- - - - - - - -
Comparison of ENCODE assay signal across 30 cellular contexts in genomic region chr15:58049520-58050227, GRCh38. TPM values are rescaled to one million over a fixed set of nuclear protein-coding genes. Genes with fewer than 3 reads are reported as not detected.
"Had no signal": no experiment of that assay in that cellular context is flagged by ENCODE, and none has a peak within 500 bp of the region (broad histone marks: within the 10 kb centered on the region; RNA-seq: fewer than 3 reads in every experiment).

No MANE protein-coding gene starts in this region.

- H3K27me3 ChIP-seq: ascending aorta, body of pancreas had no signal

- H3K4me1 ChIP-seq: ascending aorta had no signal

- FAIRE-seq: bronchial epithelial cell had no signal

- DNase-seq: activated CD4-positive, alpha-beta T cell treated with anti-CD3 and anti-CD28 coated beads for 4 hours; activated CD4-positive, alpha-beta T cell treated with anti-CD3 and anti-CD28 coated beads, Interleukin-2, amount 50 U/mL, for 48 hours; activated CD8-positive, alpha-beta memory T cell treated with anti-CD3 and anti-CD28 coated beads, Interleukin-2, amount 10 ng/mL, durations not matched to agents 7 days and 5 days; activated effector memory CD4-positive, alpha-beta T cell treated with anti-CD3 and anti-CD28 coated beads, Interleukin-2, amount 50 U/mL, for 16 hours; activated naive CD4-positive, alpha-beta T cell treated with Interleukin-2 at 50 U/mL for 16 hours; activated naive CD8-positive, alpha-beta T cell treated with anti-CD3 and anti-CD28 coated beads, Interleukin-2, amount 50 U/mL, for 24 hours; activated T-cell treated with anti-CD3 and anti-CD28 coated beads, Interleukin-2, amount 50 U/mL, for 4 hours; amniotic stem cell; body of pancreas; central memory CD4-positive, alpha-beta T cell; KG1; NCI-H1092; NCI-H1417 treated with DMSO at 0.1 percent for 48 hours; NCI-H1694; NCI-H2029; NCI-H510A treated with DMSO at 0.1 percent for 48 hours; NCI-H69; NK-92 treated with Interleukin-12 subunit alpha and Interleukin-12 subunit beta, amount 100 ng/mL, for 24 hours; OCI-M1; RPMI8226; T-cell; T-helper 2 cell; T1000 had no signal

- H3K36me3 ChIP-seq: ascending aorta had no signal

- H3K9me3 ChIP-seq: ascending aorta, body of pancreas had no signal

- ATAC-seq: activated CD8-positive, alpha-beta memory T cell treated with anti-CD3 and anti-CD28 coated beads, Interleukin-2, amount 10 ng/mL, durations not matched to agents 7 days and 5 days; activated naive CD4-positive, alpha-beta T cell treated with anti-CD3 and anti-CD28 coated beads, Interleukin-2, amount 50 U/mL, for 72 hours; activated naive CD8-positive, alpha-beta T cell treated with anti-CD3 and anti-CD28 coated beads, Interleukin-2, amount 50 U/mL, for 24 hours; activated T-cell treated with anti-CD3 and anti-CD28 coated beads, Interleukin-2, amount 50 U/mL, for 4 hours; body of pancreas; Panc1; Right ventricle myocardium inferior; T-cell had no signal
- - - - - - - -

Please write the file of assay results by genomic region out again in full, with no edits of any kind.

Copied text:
Comparison of ENCODE assay signal across 30 cellular contexts in genomic region chr15:58049520-58050227, GRCh38. TPM values are rescaled to one million over a fixed set of nuclear protein-coding genes. Genes with fewer than 3 reads are reported as not detected.
"Had no signal": no experiment of that assay in that cellular context is flagged by ENCODE, and none has a peak within 500 bp of the region (broad histone marks: within the 10 kb centered on the region; RNA-seq: fewer than 3 reads in every experiment).

No MANE protein-coding gene starts in this region.

- H3K27me3 ChIP-seq: ascending aorta, body of pancreas had no signal

- H3K4me1 ChIP-seq: ascending aorta had no signal

- FAIRE-seq: bronchial epithelial cell had no signal

- DNase-seq: activated CD4-positive, alpha-beta T cell treated with anti-CD3 and anti-CD28 coated beads for 4 hours; activated CD4-positive, alpha-beta T cell treated with anti-CD3 and anti-CD28 coated beads, Interleukin-2, amount 50 U/mL, for 48 hours; activated CD8-positive, alpha-beta memory T cell treated with anti-CD3 and anti-CD28 coated beads, Interleukin-2, amount 10 ng/mL, durations not matched to agents 7 days and 5 days; activated effector memory CD4-positive, alpha-beta T cell treated with anti-CD3 and anti-CD28 coated beads, Interleukin-2, amount 50 U/mL, for 16 hours; activated naive CD4-positive, alpha-beta T cell treated with Interleukin-2 at 50 U/mL for 16 hours; activated naive CD8-positive, alpha-beta T cell treated with anti-CD3 and anti-CD28 coated beads, Interleukin-2, amount 50 U/mL, for 24 hours; activated T-cell treated with anti-CD3 and anti-CD28 coated beads, Interleukin-2, amount 50 U/mL, for 4 hours; amniotic stem cell; body of pancreas; central memory CD4-positive, alpha-beta T cell; KG1; NCI-H1092; NCI-H1417 treated with DMSO at 0.1 percent for 48 hours; NCI-H1694; NCI-H2029; NCI-H510A treated with DMSO at 0.1 percent for 48 hours; NCI-H69; NK-92 treated with Interleukin-12 subunit alpha and Interleukin-12 subunit beta, amount 100 ng/mL, for 24 hours; OCI-M1; RPMI8226; T-cell; T-helper 2 cell; T1000 had no signal

- H3K36me3 ChIP-seq: ascending aorta had no signal

- H3K9me3 ChIP-seq: ascending aorta, body of pancreas had no signal

- ATAC-seq: activated CD8-positive, alpha-beta memory T cell treated with anti-CD3 and anti-CD28 coated beads, Interleukin-2, amount 10 ng/mL, durations not matched to agents 7 days and 5 days; activated naive CD4-positive, alpha-beta T cell treated with anti-CD3 and anti-CD28 coated beads, Interleukin-2, amount 50 U/mL, for 72 hours; activated naive CD8-positive, alpha-beta T cell treated with anti-CD3 and anti-CD28 coated beads, Interleukin-2, amount 50 U/mL, for 24 hours; activated T-cell treated with anti-CD3 and anti-CD28 coated beads, Interleukin-2, amount 50 U/mL, for 4 hours; body of pancreas; Panc1; Right ventricle myocardium inferior; T-cell had no signal